“It [the extra funds] mean the transport enforcement unit that deals with public transport has gotten a big extra push, as well as tactical response units to metro police that deal with protests and riots. When they’re not dealing with public protest action, they are doing gang enforcement operations. So, they are invaluable.”

Smith further pointed to the importance of crime intelligence and that pointed out that arrests are meaningless without convictions.

“It’s also 250 detectives that go with that [increase in funding], to make sure that we can drive the the investigative outcomes and convictions. It is pointless to achieve more and more and more arrests, but none of those arrests are going anywhere. If there’s a very small bottle neck with your detectives who are under-resourced… investing in the detective support to (secure) more convictions is critical.”

“What we have are serial offenders who come out of prison and commit the same offenses over and over. It’s our job to put them away and keep them away. It doesn’t help to have a revolving door policy where we arrest somebody and they (are soon thereafter) released.”

The safety and security spokesperson highlighted that resources have been problematic across the board.

Smith pointed to an “obvious” correlation between the number of convicted criminals being released on parole and spikes in gang crimes and murders.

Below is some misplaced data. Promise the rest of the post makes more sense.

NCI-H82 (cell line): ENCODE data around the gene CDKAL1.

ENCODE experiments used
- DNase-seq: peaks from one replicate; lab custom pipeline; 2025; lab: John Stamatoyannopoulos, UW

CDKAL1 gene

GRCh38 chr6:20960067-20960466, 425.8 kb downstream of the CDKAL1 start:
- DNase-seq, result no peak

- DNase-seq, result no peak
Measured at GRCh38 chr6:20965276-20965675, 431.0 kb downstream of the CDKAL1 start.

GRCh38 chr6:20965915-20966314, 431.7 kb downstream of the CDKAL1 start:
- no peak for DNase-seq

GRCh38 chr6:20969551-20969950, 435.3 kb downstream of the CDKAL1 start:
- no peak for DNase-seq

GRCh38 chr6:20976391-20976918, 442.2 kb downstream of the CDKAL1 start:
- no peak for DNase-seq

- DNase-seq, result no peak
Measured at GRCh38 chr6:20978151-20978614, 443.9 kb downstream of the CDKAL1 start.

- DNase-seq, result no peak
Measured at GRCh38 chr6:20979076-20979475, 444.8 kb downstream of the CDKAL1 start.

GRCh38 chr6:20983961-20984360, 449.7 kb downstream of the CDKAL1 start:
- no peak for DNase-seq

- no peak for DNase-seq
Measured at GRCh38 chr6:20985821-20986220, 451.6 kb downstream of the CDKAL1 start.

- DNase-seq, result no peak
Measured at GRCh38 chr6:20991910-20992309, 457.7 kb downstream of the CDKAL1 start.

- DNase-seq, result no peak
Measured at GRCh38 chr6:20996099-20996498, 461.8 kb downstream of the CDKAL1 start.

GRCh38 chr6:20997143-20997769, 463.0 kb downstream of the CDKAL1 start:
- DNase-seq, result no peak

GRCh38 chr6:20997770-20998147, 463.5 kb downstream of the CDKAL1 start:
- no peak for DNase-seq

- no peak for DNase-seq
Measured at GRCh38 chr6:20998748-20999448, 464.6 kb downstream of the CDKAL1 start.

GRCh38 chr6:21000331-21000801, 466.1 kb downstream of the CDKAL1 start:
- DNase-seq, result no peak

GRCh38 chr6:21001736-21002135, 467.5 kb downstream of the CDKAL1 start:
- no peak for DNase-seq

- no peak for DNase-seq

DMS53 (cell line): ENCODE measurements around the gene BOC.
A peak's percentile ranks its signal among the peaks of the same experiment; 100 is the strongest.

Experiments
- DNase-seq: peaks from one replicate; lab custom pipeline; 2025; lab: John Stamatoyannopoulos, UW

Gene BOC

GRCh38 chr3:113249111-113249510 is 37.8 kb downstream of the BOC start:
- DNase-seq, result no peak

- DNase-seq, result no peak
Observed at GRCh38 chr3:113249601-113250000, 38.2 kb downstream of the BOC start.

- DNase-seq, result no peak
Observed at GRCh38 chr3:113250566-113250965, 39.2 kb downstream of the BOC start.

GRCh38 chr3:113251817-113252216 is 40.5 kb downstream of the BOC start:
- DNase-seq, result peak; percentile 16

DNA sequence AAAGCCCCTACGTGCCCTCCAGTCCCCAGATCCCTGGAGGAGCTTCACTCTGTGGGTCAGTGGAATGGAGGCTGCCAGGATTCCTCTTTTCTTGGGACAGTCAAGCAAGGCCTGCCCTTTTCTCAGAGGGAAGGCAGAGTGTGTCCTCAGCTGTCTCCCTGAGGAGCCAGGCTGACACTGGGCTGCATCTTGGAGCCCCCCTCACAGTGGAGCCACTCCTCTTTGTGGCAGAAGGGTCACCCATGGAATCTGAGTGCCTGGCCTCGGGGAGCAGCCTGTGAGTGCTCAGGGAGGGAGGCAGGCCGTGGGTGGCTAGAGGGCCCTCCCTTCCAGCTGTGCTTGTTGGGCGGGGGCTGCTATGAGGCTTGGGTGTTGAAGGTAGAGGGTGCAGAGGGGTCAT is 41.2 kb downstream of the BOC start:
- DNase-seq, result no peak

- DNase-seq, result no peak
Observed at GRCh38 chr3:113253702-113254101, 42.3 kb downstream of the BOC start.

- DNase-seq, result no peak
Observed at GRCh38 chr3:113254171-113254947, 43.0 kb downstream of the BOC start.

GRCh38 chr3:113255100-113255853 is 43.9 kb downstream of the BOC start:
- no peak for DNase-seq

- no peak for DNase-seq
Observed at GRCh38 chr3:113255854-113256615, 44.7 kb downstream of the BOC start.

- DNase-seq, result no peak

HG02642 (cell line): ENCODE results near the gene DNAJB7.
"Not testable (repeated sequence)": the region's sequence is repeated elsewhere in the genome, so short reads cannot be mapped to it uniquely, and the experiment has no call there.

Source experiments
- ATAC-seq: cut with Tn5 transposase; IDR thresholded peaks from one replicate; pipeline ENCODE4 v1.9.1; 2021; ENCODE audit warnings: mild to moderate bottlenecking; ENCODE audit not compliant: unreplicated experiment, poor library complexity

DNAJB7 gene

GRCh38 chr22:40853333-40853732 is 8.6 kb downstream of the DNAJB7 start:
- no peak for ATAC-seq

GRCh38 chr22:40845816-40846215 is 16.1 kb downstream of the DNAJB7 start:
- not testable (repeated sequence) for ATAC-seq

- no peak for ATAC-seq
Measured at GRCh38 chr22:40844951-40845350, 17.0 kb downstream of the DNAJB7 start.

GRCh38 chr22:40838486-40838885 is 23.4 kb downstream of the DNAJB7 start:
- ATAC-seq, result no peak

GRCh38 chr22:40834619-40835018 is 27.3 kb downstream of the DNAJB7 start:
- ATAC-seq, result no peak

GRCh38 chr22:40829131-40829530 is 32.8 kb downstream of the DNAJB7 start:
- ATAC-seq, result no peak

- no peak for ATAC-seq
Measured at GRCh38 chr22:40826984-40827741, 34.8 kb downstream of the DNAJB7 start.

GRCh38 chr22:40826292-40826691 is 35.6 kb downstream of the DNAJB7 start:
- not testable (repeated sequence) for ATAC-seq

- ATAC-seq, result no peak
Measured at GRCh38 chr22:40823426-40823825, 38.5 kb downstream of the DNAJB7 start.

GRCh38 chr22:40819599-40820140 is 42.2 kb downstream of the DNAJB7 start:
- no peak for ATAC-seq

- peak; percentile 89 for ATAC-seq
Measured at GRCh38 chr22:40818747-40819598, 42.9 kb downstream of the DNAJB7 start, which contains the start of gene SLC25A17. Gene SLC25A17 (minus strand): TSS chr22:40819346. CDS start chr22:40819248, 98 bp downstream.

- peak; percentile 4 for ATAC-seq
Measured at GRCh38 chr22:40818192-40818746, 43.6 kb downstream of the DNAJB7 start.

“Our failure to invest in adequate development of the court has led to a situation where the interdict applicable to the to the Department of Correctional Services seized large numbers of people being released on parole, continuously.”

“The numbers are definitely increasing because every time the prisons get to that level of overpopulation, they are releasing people. I strongly believe that there is a correlation between the Gang Related murders we saw this past period and that figure. If we go and track where these people were released and on what days, and you go look at where your gang violence spiked and where your Mayhem started – you’re going to see that there’s a correlation between those two things. For me, it’s almost self-evident.”

Protest action

In recent months, there have been a number of violent protests across Cape Town – many of which relate to service delivery. These protests have consistently resulted in road closures and impact residents’ ability to get to and from work or school.

At the end of September, protesters had set tyres alight and flung stones at passing motorists in Dunoon and Milnerton.

Several businesses closed temporarily and the MyCiti services in the area were also temporarily suspended.

Dyke-Beyer explained that the intelligence-driven operations will also be working to find ways of dealing with these occurences.

“We are definitely affected by protest action. It’s extremely challenging – it has become the new normal where, on a daily basis, we can’t go through certain areas, and what’s more concerning to us than the cost is the effect it is having on our passengers.

They [the passengers] should be able to travel safely and easily to and from home and they shouldn’t have to worry about diversions.”

The deployment of the latest Golden Arrow Bus Services Unit will last until February 2020, with the possibility of extension.